Don Carrington, CJ — Watauga County mountain man Eustace Conway’s passion for teaching primitive living came to a sudden halt in October when local government officials shut down his operation, citing safety and health concerns.
After receiving a tip that Conway had built structures without a permit, Watauga County Planning and Inspections Director Joe Furman obtained an administrative search warrant to inspect the roughly two dozen buildings and structures at Turtle Island Preserve, Conway’s 500-plus acre retreat in the mountains east of Boone. In September, Furman assembled a team of building inspectors, health department officials, a tax assessor, and sheriff’s deputies who made a surprise visit to the site. Conway refers to the inspection as a “raid.”
The following month, local officials ordered Conway to stop hosting visitors and interns at Turtle Island Preserve until he obtains several permits.
Conway appears to have the sympathy of state building code regulators and Watauga County health officials, but he faces a series of legal and regulatory barriers if he wants to keep Turtle Island Preserve open to the public.
Conway is not your average regulatory scofflaw. He was the subject of a 2002 book titled The Last American Man and co-starred in the History Channel’s 2012 series “Mountain Men.”
But he also has become entangled in a maze of modern-day rules and codes that both make no sense and cannot be applied consistently within the primitive environment he is working to preserve. He believes that if he followed the building and health codes to the letter, they would undermine the reason for Turtle Island’s existence.
Conway has been teaching primitive living skills to Boy Scouts, families, and other groups for more than 20 years. He underwrites the operation of the preserve with paid lectures and fees for courses he teaches at the facility.
At a Dec. 5 meeting with reporters at Turtle Island, Conway, 52, said the government officials’ actions amounted to an “attack on Appalachian culture and American heritage. … They said they would press criminal charges if I don’t comply.”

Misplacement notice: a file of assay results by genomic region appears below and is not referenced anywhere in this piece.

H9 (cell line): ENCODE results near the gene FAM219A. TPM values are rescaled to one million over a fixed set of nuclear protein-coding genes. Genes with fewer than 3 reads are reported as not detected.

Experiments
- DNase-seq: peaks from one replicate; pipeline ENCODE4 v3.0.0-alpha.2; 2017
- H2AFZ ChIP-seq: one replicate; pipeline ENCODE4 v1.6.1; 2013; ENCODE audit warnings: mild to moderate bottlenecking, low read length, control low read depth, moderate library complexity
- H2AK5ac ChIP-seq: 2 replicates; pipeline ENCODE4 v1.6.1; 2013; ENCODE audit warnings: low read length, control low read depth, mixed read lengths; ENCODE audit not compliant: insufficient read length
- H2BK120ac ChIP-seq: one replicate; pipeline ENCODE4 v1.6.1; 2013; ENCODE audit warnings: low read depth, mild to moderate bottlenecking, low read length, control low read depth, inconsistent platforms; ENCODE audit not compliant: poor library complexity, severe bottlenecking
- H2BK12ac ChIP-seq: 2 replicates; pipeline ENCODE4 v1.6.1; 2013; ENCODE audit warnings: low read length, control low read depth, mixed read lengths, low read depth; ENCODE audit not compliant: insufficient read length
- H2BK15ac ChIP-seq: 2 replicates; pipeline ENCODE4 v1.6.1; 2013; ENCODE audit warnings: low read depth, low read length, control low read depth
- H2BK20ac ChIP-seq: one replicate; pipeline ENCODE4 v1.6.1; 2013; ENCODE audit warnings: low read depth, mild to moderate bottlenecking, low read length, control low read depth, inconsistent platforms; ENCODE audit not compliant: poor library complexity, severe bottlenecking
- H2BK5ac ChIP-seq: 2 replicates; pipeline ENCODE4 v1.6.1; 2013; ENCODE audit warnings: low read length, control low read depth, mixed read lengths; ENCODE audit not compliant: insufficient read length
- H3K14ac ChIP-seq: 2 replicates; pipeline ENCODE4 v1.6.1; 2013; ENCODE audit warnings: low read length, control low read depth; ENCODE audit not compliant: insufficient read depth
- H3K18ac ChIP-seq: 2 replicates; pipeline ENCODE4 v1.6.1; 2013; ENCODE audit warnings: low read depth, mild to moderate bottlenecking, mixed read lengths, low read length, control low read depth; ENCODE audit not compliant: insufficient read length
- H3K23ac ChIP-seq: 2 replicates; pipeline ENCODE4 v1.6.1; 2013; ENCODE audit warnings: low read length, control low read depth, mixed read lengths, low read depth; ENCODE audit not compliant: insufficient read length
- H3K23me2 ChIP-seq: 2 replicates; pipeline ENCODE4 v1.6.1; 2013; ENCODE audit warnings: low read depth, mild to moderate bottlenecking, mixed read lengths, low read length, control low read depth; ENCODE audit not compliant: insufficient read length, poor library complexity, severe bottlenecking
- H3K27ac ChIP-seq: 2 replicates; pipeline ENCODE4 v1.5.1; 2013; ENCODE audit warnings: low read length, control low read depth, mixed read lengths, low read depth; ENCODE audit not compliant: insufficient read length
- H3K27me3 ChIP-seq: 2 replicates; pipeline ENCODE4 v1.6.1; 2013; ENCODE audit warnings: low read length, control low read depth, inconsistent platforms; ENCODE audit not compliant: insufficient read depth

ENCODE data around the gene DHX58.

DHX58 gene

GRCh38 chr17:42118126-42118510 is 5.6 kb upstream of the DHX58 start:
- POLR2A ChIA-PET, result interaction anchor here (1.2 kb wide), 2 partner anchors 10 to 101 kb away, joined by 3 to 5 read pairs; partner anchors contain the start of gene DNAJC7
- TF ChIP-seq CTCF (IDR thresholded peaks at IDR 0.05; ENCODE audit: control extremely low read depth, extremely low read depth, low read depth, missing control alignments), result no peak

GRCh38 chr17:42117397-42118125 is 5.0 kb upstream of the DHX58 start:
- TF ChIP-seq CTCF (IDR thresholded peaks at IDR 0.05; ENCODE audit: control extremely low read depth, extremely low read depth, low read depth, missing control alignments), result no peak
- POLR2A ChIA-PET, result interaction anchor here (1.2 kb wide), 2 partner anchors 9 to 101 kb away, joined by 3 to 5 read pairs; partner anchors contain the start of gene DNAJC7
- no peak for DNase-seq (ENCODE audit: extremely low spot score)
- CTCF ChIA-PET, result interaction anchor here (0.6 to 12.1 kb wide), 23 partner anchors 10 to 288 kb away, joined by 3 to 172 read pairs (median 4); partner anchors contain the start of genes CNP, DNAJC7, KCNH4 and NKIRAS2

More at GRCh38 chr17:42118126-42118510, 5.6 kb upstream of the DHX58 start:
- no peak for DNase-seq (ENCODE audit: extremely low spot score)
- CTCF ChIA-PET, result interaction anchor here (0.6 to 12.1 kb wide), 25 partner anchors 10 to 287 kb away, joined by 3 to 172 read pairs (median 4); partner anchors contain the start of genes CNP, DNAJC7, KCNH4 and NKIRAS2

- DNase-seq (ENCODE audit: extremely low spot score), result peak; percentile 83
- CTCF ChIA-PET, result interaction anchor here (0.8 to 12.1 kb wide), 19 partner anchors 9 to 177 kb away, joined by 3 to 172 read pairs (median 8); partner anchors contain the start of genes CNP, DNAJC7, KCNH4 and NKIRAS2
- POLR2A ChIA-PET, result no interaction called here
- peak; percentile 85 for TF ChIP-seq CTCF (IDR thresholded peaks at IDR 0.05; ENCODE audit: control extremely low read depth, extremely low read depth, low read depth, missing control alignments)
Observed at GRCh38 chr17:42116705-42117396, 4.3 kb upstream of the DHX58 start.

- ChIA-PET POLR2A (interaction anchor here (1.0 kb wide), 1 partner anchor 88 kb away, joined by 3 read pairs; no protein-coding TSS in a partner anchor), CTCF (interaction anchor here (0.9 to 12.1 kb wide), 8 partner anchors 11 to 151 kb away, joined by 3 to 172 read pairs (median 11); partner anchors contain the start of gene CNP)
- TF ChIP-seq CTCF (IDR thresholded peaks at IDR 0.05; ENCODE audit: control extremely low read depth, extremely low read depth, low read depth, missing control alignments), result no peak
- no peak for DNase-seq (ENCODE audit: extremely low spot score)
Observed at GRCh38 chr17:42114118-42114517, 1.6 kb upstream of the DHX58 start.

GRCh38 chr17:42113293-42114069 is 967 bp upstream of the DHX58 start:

But Conway is fighting back. He asked the North Carolina Building Code Council to help find a way to exclude his buildings from state building codes. “Codes don’t apply to what we are doing,” he told the council Dec. 10 at a regularly scheduled meeting in Raleigh. “Our traditional buildings have not had any health issues,” he said.
In addition to the building code concerns, the Appalachian District Health Department found several sanitation issues that need to be addressed.
The department ordered him to cease and desist activities until he has addressed the problems and obtained valid permits.
Building code issues
After the inspection, Furman’s office issued a report documenting numerous building code violations.
Furman shared that report Oct. 7 with Conway. On Oct, 17 Watauga County Attorney Stacy Eggers IV sent Conway a letter stating that Turtle Island’s buildings “fail to comply with the North Carolina Building Code and present a safety hazard to anyone near or around the structures.”
“Watauga County would like to work with you in bringing these structures into compliance with the applicable minimum requirements on the Building Code,” Eggers continued. “Please make arrangements to apply for the necessary permits and submit the required applications within 30 days of the date of this letter. Until the required safety improvements are made and the proper permits are obtained, you should bar the general public from being in or around those buildings, because the buildings are not structurally sound, provide no sanitary facilities, and potentially endanger the safety and welfare of those around them. This would include barring your interns from entering into these structures of being in the vicinity of them.”
Conway normally has about 10 interns living on the property. They assist with chores in exchange for learning primitive methods directly from Conway.